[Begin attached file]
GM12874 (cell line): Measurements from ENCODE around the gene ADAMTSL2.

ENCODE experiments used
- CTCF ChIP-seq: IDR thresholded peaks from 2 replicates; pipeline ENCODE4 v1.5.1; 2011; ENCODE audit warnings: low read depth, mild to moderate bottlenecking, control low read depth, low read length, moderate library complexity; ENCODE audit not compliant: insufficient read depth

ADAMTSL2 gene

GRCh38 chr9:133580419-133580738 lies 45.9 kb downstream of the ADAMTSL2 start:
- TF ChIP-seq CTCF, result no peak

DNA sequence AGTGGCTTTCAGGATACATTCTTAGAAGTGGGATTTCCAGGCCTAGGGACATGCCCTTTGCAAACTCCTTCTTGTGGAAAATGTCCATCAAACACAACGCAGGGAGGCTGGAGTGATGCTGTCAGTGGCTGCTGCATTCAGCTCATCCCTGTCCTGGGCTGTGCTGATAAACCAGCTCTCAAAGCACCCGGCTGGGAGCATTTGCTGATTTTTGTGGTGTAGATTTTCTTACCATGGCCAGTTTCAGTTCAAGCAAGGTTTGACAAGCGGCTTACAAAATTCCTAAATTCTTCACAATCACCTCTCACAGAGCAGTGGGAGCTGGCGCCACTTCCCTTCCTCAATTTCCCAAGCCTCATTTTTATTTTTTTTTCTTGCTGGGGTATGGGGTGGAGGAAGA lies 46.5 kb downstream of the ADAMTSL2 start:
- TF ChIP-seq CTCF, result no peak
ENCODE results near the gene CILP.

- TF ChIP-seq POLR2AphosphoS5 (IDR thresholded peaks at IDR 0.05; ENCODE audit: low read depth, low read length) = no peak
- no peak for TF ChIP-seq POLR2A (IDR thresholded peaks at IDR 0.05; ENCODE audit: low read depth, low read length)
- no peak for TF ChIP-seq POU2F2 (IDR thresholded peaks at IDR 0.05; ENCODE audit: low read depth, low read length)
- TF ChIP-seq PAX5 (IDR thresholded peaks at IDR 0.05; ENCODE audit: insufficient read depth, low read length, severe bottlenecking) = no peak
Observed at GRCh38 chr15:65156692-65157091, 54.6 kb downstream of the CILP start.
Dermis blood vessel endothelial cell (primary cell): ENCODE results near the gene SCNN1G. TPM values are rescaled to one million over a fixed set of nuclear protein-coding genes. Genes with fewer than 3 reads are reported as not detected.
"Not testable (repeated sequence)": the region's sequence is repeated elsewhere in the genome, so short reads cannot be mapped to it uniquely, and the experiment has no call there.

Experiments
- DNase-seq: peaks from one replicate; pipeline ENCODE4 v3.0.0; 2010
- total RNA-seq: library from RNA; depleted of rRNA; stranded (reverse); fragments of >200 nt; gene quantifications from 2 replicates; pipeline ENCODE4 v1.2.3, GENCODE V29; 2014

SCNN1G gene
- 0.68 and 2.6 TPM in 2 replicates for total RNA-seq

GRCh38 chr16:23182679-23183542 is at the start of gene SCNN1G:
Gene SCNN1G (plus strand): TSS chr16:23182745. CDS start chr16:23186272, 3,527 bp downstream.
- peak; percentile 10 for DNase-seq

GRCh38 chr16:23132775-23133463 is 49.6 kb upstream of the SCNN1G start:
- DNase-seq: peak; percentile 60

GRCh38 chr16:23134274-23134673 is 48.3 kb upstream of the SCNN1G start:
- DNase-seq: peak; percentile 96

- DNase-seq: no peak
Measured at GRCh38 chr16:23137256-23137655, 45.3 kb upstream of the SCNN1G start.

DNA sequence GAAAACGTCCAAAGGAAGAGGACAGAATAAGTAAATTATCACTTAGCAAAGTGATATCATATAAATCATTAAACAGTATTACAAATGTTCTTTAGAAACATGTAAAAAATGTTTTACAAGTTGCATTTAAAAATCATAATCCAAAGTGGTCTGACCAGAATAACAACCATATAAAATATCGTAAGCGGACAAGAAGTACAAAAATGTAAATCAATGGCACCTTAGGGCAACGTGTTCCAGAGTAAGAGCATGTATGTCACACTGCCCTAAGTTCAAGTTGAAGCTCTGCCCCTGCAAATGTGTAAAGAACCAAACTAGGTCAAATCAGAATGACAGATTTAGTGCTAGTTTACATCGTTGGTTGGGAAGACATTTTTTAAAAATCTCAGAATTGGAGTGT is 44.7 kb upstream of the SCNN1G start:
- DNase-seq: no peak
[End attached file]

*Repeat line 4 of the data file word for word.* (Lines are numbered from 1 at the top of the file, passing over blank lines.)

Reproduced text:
ADAMTSL2 gene